THURSDAY, Feb. 5, 2015 (HealthDay News) — Hormonal intrauterine devices (IUDs) and contraceptive implants appear to prevent pregnancy one year beyond their approved length of use, according to early results from an ongoing study.
Researchers are assessing whether these long-acting forms of birth control may be effective up to three years after their approved length of use.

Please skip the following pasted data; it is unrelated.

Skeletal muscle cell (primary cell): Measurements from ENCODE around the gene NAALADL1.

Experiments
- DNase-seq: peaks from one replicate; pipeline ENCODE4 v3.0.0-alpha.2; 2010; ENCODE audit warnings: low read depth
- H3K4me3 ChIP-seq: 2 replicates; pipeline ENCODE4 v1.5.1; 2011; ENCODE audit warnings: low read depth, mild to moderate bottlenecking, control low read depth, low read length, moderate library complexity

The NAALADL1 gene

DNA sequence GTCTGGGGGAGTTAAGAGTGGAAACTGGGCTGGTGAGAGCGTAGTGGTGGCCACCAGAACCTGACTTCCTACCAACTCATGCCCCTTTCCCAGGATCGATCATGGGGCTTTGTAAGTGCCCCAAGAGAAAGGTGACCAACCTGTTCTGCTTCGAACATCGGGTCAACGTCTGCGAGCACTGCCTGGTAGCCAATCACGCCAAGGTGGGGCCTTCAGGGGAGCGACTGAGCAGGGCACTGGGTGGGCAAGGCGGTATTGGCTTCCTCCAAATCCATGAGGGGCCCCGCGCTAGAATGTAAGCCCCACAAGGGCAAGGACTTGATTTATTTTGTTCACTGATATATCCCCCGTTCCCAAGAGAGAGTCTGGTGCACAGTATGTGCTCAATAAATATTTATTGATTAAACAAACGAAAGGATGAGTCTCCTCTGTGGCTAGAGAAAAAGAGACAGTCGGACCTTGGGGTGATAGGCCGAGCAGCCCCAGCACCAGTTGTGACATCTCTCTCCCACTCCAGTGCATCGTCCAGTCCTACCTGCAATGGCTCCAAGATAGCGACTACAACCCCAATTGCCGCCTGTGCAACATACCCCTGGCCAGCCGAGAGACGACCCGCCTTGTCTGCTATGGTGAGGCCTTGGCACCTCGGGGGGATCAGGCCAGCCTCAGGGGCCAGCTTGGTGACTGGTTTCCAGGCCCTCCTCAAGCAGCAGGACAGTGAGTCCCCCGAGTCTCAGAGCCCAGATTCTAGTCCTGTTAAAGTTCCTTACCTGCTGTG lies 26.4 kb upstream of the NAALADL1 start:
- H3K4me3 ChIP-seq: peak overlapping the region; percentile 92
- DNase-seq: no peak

Hormonal IUDs are currently approved for five years and contraceptive implants — small rods inserted into the arm — are currently approved for three years. Both types of contraception were approved by the U.S. Food and Drug Administration.
The study, by researchers at the Washington University School of Medicine in St. Louis, will eventually enroll a total of 800 women. These preliminary results were from 263 women who used the hormonal IUD Mirena and 237 women who used the contraceptive implants Implanon and Nexplanon.
The women were aged 18 to 45, and their…
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